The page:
These obsolete technologies didn't get the memo about their extinction -maybe because someone wrote it on a typewriter and faxed it to them.
6. Cash registers
Ka-ching! Despite the emergence of computerised point-of-sale systems that can automatically track inventory, identify your top-selling products and best customers, and simplify back-end accounting, thousands of retail stores still rely on what's essentially a cigar box that can do simple maths.
"The basics of the cash register haven't changed since it was invented 127 years ago," notes Tom Greenhaw, founder of CashierLive, a company that offers web-based point-of-sale software.
"While [it] might be powered by electricity now, it still can't tell you what your store has in stock (and it never will). Computers with point-of-sale software are expensive, which is why a majority of small retailers still stick with the dying cash register. But web technology is finally coming to eliminate the cash register."
Basic cash registers - and really, cash itself - are analogue dinosaurs in the digital jungle of financial transactions. It's time for them to check out.
7. Instant cameras
Like their distant cousins the snooty novelists, many camera buffs eschew digital for the comfort of darkrooms and the aroma of developer fluid. Even the venerable Polaroid Instant Photo is making a comeback.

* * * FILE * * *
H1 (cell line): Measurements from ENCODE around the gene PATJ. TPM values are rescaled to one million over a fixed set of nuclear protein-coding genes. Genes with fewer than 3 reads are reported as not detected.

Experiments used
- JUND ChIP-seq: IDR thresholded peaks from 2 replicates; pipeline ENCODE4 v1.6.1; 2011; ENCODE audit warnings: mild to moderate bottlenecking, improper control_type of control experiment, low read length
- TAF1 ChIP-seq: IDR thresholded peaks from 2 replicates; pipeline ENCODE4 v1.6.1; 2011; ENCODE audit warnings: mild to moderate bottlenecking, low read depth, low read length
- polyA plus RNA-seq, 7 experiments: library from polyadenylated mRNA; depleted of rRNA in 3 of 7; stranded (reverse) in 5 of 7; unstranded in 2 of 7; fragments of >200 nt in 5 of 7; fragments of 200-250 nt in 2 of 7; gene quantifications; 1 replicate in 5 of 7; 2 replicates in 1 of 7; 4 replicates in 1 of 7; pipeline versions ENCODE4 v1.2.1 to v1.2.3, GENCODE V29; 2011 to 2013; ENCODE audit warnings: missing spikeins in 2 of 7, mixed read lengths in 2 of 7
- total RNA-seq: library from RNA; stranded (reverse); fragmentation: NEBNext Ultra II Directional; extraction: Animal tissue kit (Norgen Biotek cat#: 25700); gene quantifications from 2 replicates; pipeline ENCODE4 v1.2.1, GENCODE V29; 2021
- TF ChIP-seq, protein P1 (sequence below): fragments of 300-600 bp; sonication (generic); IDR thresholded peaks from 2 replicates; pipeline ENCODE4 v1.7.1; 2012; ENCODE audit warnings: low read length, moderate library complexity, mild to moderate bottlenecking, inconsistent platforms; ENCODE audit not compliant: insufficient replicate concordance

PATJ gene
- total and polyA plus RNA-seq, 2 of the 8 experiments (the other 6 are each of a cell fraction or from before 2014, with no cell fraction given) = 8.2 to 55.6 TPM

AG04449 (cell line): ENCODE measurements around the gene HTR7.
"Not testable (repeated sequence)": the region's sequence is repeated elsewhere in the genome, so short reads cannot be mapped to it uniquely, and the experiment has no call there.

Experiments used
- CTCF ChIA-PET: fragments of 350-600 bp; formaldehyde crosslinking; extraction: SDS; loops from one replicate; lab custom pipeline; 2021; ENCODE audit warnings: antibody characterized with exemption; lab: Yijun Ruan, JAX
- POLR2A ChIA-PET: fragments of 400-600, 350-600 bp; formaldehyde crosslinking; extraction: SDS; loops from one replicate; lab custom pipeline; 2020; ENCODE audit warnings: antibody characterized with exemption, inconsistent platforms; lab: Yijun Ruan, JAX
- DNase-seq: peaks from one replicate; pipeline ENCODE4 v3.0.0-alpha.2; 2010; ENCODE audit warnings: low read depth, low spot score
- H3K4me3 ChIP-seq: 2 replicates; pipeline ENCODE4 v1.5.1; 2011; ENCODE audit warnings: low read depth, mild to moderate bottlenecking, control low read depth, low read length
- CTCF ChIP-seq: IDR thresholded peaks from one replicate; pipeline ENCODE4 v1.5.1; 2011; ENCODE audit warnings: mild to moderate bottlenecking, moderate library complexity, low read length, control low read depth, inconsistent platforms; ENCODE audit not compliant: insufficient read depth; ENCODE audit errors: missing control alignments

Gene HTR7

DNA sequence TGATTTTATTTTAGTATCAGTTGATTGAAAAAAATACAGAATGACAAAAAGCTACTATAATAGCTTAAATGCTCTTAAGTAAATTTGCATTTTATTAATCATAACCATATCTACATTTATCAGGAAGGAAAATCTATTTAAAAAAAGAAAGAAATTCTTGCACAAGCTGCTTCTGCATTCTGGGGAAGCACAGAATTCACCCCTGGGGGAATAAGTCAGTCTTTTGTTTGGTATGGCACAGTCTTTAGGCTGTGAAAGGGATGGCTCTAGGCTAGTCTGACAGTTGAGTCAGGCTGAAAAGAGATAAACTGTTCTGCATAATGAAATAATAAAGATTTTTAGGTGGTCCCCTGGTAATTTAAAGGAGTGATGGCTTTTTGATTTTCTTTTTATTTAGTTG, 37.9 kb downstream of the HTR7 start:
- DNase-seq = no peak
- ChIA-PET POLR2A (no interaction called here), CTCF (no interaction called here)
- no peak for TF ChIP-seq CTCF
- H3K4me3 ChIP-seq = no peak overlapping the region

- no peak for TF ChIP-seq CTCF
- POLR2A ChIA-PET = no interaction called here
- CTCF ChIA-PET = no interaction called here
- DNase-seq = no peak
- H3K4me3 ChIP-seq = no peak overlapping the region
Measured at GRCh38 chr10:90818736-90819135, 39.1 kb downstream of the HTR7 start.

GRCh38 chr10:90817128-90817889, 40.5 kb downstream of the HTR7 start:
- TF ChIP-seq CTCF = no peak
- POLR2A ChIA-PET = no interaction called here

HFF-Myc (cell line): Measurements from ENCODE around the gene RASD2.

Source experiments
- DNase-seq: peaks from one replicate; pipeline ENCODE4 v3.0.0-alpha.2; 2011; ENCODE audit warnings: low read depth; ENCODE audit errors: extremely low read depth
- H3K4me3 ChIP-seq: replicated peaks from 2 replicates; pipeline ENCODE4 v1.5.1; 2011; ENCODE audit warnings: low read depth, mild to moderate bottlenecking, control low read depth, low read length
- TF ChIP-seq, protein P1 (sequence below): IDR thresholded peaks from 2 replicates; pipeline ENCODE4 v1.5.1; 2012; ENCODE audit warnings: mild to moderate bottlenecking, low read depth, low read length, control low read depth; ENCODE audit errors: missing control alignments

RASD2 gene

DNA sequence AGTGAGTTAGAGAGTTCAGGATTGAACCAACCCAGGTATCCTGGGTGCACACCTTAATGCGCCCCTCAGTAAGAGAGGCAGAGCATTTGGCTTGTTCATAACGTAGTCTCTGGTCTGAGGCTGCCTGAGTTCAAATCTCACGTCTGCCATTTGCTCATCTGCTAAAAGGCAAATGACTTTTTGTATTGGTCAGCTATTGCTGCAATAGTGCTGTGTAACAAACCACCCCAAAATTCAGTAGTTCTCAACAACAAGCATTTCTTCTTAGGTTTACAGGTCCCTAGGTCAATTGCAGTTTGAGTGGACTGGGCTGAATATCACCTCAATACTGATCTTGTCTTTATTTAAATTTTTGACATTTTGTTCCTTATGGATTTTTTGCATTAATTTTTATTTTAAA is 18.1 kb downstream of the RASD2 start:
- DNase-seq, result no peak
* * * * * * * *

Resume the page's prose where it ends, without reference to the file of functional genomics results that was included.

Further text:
The original Polaroid company filed for bankruptcy (for the second time) in 2008 and had its assets purchased in April 2009 by a private holding company. Despite that, the newly revived firm has introduced an updated version of the One camera that, yes, uses instant film. That trip down memory lane will set you back £55 for the camera - plus a steep £1 per shot. Polaroid has even hired pop diva Lady Gaga as "creative director". If Polaroid can survive Lady Gaga, it may be with us for a long, long time.
8. Disc drives
Shiny plastic platters of all kinds - CD, DVD, even Blu-ray - are destined to eventually follow the various floppies, Zip discs, Click drives, and other portable storage media into the digital graveyard. These days, many of us get our software via downloads and our entertainment streamed to whatever device happens to be convenient. Yet discs and disc drives persist.
"You can download almost anything today and stream much of what you can't download," says Rob Enderle, principal analyst for the Enderle Group.
"Flash drives have dropped substantially in price, and we don't really need more than 64GB anyway (and you can get that in an iPod). So why don't we say hasta la vista to the disk drive and finally move to something lighter, more robust, and less noisy?"
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